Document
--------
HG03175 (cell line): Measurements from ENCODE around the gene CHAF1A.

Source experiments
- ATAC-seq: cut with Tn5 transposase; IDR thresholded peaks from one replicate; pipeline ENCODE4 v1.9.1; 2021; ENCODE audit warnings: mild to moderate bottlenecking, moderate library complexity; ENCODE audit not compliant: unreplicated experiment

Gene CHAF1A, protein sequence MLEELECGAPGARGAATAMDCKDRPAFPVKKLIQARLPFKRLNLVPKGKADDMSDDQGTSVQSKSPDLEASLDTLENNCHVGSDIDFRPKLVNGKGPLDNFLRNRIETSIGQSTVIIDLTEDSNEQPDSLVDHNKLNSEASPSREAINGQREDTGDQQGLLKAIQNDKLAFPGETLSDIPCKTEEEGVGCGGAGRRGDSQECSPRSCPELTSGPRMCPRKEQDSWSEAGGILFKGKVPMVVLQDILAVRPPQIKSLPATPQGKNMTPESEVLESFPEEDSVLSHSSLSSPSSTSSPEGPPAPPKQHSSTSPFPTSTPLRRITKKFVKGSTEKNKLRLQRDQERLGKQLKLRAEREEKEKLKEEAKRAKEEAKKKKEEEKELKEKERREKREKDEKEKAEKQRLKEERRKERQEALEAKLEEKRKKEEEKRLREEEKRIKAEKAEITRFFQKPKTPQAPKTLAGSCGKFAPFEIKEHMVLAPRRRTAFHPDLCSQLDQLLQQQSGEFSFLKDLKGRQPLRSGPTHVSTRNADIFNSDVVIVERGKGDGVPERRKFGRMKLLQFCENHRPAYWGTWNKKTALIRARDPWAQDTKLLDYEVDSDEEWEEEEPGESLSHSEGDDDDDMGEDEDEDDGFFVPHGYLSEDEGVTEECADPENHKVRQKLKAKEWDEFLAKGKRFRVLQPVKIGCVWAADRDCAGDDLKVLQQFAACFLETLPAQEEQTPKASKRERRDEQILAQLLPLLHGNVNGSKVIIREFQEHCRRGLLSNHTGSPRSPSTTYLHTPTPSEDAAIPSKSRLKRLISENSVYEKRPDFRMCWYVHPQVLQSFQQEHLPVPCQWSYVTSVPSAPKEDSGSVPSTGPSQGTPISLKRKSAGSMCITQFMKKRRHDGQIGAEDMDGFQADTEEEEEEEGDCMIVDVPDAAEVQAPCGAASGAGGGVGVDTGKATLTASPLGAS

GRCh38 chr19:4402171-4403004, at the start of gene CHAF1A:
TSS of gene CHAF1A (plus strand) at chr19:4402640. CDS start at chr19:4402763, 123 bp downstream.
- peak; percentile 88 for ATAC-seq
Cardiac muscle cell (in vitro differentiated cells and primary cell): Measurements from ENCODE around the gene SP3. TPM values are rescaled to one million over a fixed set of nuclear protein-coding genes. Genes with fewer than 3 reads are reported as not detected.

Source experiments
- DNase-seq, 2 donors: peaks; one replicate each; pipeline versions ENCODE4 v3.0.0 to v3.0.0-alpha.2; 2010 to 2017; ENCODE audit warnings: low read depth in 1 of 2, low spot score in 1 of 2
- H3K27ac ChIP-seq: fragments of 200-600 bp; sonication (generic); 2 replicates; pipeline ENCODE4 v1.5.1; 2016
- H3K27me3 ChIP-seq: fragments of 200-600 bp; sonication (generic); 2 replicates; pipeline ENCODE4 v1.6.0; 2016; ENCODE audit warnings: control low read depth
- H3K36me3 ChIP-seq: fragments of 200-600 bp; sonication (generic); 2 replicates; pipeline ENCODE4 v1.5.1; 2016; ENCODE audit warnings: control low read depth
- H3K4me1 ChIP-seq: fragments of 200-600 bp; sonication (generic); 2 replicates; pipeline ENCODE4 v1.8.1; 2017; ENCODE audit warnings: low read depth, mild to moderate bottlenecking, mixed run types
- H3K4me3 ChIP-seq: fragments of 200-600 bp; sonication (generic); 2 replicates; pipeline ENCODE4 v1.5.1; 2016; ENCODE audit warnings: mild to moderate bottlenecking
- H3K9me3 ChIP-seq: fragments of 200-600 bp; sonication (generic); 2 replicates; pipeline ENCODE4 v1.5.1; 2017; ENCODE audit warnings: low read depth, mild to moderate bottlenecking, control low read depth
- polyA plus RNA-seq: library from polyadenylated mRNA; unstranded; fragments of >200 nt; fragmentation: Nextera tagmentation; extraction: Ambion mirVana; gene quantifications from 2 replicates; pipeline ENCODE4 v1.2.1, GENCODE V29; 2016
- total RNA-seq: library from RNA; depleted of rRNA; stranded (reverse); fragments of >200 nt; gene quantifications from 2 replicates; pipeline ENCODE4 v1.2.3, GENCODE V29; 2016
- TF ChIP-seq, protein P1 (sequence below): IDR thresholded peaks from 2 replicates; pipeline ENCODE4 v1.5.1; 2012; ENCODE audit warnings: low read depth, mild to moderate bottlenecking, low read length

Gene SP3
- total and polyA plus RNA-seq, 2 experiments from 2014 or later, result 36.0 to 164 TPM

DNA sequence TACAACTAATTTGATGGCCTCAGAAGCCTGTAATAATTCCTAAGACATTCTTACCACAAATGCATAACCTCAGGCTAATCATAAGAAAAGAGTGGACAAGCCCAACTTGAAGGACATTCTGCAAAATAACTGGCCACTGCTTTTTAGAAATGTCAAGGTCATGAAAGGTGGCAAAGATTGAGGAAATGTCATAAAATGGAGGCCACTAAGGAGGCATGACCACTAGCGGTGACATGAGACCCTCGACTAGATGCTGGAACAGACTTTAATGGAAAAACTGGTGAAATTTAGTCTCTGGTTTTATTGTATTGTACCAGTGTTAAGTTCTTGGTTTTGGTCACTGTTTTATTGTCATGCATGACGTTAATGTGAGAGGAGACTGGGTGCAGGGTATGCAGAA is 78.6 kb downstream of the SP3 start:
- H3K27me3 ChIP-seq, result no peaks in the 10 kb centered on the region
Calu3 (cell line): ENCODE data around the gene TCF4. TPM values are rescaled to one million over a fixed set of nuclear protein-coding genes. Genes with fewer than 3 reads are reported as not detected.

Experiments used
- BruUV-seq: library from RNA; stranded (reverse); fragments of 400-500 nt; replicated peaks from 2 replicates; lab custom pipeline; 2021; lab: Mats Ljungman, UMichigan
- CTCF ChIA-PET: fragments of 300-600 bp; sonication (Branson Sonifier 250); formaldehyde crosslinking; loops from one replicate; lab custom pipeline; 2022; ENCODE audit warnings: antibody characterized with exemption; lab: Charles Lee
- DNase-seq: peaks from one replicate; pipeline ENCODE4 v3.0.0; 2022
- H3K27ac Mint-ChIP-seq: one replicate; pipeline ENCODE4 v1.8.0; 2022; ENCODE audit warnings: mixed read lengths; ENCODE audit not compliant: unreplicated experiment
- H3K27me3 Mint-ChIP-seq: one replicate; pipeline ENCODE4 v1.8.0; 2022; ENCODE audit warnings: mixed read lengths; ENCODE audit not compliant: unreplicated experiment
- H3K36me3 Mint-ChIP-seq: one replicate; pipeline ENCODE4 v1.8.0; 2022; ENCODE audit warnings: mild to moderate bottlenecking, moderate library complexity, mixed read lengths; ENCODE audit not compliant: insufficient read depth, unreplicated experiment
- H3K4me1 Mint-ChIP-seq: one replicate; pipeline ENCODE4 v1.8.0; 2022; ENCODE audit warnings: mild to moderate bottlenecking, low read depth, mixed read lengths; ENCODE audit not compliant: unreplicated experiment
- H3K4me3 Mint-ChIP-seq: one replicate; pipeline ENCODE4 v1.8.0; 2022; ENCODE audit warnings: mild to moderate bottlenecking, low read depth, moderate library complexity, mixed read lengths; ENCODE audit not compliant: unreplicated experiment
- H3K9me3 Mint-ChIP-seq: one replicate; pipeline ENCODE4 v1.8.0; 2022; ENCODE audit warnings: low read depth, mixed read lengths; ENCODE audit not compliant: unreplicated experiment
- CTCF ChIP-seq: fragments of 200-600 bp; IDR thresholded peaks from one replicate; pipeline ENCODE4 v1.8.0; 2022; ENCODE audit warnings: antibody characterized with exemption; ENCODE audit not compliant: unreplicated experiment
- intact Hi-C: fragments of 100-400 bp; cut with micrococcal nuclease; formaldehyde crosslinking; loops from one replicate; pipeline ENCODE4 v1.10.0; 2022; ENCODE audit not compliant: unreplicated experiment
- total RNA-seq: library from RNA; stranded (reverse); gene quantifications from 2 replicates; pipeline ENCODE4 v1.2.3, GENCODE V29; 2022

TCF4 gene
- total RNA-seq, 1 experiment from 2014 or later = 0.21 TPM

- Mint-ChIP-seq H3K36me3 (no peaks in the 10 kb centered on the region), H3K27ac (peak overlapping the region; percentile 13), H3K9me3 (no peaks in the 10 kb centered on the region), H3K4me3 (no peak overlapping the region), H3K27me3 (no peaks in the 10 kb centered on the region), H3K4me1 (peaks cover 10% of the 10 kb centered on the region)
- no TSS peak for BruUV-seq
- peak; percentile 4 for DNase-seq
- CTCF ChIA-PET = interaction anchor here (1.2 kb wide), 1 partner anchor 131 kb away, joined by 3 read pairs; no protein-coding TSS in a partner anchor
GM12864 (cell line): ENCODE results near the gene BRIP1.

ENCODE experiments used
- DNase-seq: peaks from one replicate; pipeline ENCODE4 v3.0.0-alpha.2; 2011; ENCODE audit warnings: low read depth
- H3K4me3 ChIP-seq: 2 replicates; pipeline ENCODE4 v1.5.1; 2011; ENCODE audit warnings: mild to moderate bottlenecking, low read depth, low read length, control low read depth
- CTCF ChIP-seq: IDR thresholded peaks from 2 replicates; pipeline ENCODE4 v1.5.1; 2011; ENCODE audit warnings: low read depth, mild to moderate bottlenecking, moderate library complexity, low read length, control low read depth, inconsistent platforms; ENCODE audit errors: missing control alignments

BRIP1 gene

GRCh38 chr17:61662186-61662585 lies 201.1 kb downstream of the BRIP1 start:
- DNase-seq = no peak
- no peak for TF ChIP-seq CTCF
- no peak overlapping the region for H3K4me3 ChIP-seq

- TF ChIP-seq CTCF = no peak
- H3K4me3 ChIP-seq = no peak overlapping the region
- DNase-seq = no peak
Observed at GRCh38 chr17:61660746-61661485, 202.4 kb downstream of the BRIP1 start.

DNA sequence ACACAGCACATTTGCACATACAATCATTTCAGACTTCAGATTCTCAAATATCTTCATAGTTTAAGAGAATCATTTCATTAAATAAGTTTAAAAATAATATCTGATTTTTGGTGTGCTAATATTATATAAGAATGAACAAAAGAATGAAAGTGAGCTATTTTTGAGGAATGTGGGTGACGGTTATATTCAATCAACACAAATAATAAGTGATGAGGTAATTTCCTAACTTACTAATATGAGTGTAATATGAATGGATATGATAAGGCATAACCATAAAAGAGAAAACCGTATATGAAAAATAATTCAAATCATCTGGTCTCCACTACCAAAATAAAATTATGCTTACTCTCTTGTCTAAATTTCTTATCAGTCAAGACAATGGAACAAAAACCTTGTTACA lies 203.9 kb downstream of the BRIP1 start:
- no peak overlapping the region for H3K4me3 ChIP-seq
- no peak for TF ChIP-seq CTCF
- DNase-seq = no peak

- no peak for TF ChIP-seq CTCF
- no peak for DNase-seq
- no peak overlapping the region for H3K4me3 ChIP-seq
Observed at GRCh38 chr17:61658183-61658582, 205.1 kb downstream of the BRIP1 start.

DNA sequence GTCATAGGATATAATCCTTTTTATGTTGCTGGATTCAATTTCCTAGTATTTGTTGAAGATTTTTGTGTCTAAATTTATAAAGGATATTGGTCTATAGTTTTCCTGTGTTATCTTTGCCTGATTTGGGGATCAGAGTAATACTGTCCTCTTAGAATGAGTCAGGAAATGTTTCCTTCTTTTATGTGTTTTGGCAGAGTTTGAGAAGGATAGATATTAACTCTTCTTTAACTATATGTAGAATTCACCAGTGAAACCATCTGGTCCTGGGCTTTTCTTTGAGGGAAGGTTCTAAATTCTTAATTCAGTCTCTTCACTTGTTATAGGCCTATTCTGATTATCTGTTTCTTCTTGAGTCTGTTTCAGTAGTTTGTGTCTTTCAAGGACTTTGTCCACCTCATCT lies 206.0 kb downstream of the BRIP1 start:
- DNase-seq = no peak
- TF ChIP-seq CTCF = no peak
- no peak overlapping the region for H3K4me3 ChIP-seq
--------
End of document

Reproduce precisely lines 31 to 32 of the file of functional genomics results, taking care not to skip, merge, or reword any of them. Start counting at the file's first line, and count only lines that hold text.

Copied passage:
- H3K36me3 Mint-ChIP-seq: one replicate; pipeline ENCODE4 v1.8.0; 2022; ENCODE audit warnings: mild to moderate bottlenecking, moderate library complexity, mixed read lengths; ENCODE audit not compliant: insufficient read depth, unreplicated experiment
- H3K4me1 Mint-ChIP-seq: one replicate; pipeline ENCODE4 v1.8.0; 2022; ENCODE audit warnings: mild to moderate bottlenecking, low read depth, mixed read lengths; ENCODE audit not compliant: unreplicated experiment